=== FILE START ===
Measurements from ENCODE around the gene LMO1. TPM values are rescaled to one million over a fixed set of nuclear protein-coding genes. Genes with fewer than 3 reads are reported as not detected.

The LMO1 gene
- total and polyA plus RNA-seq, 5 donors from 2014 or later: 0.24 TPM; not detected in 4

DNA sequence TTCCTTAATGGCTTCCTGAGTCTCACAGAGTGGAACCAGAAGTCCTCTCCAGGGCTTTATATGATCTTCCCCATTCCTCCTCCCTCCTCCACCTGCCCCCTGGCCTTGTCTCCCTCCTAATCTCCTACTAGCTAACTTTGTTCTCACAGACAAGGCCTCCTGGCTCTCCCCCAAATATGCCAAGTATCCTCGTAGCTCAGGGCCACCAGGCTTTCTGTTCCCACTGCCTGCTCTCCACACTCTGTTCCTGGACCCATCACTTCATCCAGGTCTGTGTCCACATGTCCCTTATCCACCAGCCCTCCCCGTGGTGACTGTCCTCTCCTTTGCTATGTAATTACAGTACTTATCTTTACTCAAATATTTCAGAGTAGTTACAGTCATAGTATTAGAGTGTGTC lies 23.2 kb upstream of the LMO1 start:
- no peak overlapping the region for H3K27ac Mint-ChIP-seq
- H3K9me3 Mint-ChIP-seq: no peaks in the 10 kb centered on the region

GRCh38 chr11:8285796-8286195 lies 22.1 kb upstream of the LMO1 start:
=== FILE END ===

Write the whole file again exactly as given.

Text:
Measurements from ENCODE around the gene LMO1. TPM values are rescaled to one million over a fixed set of nuclear protein-coding genes. Genes with fewer than 3 reads are reported as not detected.

The LMO1 gene
- total and polyA plus RNA-seq, 5 donors from 2014 or later: 0.24 TPM; not detected in 4

DNA sequence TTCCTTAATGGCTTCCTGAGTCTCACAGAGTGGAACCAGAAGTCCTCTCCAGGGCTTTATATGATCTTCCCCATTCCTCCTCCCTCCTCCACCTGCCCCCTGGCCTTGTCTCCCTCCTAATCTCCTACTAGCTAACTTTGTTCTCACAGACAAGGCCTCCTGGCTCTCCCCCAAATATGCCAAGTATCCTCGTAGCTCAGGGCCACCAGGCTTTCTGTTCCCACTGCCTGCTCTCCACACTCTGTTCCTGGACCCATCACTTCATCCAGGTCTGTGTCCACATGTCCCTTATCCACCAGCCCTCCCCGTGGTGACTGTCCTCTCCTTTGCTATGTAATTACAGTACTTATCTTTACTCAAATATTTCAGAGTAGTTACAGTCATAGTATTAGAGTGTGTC lies 23.2 kb upstream of the LMO1 start:
- no peak overlapping the region for H3K27ac Mint-ChIP-seq
- H3K9me3 Mint-ChIP-seq: no peaks in the 10 kb centered on the region

GRCh38 chr11:8285796-8286195 lies 22.1 kb upstream of the LMO1 start: